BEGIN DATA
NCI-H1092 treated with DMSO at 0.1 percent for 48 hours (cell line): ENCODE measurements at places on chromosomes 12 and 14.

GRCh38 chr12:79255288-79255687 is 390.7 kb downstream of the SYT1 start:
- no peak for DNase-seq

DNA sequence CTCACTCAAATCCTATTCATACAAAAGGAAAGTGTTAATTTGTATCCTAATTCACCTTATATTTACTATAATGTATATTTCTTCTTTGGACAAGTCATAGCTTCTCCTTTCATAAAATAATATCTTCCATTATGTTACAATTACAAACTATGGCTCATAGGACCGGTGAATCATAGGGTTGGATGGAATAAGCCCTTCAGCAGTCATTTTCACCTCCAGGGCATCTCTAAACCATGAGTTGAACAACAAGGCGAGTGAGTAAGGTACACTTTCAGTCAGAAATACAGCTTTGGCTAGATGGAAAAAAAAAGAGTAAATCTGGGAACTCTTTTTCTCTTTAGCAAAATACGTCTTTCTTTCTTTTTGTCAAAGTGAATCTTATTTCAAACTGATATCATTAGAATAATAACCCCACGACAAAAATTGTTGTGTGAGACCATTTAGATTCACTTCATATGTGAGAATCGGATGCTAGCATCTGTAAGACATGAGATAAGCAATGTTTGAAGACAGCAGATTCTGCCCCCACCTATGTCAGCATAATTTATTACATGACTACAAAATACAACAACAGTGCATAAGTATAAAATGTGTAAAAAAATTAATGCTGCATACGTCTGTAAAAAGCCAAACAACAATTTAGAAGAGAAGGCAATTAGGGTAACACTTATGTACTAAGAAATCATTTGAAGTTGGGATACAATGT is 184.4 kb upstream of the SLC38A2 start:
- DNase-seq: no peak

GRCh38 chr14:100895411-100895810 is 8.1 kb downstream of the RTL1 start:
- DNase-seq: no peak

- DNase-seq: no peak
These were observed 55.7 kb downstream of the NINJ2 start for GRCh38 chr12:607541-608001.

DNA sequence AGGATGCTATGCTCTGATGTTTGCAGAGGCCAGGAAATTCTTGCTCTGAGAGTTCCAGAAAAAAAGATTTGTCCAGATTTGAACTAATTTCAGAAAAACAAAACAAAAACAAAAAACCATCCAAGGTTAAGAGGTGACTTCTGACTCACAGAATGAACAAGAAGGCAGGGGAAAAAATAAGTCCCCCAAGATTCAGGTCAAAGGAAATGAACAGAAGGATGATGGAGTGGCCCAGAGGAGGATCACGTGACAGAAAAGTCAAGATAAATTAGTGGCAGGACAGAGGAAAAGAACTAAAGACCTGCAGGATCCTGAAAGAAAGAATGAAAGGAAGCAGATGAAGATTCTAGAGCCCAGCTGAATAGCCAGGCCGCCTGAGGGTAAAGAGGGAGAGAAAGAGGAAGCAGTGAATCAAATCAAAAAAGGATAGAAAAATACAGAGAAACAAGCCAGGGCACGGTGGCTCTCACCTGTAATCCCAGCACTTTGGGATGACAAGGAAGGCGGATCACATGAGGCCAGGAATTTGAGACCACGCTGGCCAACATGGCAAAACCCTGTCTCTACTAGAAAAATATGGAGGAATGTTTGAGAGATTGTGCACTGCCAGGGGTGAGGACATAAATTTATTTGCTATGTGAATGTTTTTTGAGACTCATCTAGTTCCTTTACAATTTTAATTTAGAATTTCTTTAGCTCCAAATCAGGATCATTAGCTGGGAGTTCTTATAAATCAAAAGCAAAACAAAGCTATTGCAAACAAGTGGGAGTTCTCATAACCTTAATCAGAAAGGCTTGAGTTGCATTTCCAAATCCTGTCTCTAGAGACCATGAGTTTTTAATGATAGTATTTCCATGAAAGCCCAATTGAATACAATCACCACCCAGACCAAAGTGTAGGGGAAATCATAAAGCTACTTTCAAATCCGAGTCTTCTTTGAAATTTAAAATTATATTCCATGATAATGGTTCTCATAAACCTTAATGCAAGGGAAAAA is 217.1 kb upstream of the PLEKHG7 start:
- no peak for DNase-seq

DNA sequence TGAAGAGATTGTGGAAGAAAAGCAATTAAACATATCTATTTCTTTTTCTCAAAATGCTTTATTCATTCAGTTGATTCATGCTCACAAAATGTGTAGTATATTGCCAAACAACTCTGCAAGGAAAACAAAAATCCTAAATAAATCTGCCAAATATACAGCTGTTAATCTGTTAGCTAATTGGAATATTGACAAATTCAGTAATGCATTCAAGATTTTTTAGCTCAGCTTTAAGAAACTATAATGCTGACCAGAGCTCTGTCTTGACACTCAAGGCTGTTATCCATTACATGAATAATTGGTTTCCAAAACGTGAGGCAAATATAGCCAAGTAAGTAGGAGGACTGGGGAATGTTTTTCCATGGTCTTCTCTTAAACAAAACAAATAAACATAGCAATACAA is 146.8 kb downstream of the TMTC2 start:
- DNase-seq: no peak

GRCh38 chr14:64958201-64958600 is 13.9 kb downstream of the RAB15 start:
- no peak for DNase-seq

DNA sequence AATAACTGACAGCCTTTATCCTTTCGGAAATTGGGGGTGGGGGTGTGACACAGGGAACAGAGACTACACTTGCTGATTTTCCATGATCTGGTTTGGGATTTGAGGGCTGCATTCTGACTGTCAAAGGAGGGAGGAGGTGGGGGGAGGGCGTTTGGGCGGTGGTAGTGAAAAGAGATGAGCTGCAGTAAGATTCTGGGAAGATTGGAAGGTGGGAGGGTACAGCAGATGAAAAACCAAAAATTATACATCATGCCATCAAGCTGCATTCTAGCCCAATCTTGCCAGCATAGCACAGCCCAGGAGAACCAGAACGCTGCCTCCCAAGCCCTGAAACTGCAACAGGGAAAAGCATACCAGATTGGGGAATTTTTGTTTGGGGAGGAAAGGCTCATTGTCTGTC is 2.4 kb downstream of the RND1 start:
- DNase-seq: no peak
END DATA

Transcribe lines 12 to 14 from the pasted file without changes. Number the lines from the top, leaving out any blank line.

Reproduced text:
DNA sequence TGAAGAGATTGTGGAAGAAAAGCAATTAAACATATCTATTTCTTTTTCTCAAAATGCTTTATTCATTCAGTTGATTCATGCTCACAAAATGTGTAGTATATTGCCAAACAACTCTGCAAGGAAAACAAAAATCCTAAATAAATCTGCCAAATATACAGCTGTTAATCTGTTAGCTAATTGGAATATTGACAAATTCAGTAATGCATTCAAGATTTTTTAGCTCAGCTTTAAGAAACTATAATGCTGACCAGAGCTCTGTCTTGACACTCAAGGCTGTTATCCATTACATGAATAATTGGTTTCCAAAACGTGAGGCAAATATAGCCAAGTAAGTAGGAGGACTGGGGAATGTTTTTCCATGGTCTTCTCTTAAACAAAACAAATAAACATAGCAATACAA is 146.8 kb downstream of the TMTC2 start:
- DNase-seq: no peak

GRCh38 chr14:64958201-64958600 is 13.9 kb downstream of the RAB15 start: